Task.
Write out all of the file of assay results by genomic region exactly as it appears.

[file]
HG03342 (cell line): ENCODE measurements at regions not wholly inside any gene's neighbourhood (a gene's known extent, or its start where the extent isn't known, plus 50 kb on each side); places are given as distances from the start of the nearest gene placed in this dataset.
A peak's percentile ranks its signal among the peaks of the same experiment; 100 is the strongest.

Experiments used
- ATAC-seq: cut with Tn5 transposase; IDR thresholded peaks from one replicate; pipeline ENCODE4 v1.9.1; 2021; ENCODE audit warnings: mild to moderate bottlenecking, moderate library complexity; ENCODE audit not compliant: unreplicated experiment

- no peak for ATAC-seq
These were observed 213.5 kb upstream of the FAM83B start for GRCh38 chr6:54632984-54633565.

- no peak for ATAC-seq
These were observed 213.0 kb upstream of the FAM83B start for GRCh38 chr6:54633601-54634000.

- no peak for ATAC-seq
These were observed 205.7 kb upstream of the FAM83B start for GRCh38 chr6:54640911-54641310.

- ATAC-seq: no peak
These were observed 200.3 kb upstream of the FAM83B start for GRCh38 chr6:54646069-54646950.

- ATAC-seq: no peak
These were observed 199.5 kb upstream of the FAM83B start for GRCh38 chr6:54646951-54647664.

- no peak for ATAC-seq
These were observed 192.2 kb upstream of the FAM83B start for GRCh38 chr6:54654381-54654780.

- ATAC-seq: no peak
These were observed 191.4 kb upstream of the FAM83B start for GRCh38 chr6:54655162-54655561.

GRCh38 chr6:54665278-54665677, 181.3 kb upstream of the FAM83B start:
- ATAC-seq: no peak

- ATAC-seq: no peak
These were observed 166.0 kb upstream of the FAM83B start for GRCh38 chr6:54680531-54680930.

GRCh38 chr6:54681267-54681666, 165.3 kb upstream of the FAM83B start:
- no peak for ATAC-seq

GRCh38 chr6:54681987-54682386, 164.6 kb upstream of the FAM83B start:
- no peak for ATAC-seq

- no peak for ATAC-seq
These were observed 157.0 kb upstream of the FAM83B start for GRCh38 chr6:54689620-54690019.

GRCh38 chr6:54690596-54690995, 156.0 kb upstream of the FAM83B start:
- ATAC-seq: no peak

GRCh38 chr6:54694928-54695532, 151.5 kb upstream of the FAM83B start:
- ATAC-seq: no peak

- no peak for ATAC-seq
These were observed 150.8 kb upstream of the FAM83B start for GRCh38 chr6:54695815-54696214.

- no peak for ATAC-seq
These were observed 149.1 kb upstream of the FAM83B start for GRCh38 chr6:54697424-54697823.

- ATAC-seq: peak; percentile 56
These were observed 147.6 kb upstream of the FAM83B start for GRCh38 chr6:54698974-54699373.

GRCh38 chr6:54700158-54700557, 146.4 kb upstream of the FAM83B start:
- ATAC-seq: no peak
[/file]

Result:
HG03342 (cell line): ENCODE measurements at regions not wholly inside any gene's neighbourhood (a gene's known extent, or its start where the extent isn't known, plus 50 kb on each side); places are given as distances from the start of the nearest gene placed in this dataset.
A peak's percentile ranks its signal among the peaks of the same experiment; 100 is the strongest.

Experiments used
- ATAC-seq: cut with Tn5 transposase; IDR thresholded peaks from one replicate; pipeline ENCODE4 v1.9.1; 2021; ENCODE audit warnings: mild to moderate bottlenecking, moderate library complexity; ENCODE audit not compliant: unreplicated experiment

- no peak for ATAC-seq
These were observed 213.5 kb upstream of the FAM83B start for GRCh38 chr6:54632984-54633565.

- no peak for ATAC-seq
These were observed 213.0 kb upstream of the FAM83B start for GRCh38 chr6:54633601-54634000.

- no peak for ATAC-seq
These were observed 205.7 kb upstream of the FAM83B start for GRCh38 chr6:54640911-54641310.

- ATAC-seq: no peak
These were observed 200.3 kb upstream of the FAM83B start for GRCh38 chr6:54646069-54646950.

- ATAC-seq: no peak
These were observed 199.5 kb upstream of the FAM83B start for GRCh38 chr6:54646951-54647664.

- no peak for ATAC-seq
These were observed 192.2 kb upstream of the FAM83B start for GRCh38 chr6:54654381-54654780.

- ATAC-seq: no peak
These were observed 191.4 kb upstream of the FAM83B start for GRCh38 chr6:54655162-54655561.

GRCh38 chr6:54665278-54665677, 181.3 kb upstream of the FAM83B start:
- ATAC-seq: no peak

- ATAC-seq: no peak
These were observed 166.0 kb upstream of the FAM83B start for GRCh38 chr6:54680531-54680930.

GRCh38 chr6:54681267-54681666, 165.3 kb upstream of the FAM83B start:
- no peak for ATAC-seq

GRCh38 chr6:54681987-54682386, 164.6 kb upstream of the FAM83B start:
- no peak for ATAC-seq

- no peak for ATAC-seq
These were observed 157.0 kb upstream of the FAM83B start for GRCh38 chr6:54689620-54690019.

GRCh38 chr6:54690596-54690995, 156.0 kb upstream of the FAM83B start:
- ATAC-seq: no peak

GRCh38 chr6:54694928-54695532, 151.5 kb upstream of the FAM83B start:
- ATAC-seq: no peak

- no peak for ATAC-seq
These were observed 150.8 kb upstream of the FAM83B start for GRCh38 chr6:54695815-54696214.

- no peak for ATAC-seq
These were observed 149.1 kb upstream of the FAM83B start for GRCh38 chr6:54697424-54697823.

- ATAC-seq: peak; percentile 56
These were observed 147.6 kb upstream of the FAM83B start for GRCh38 chr6:54698974-54699373.

GRCh38 chr6:54700158-54700557, 146.4 kb upstream of the FAM83B start:
- ATAC-seq: no peak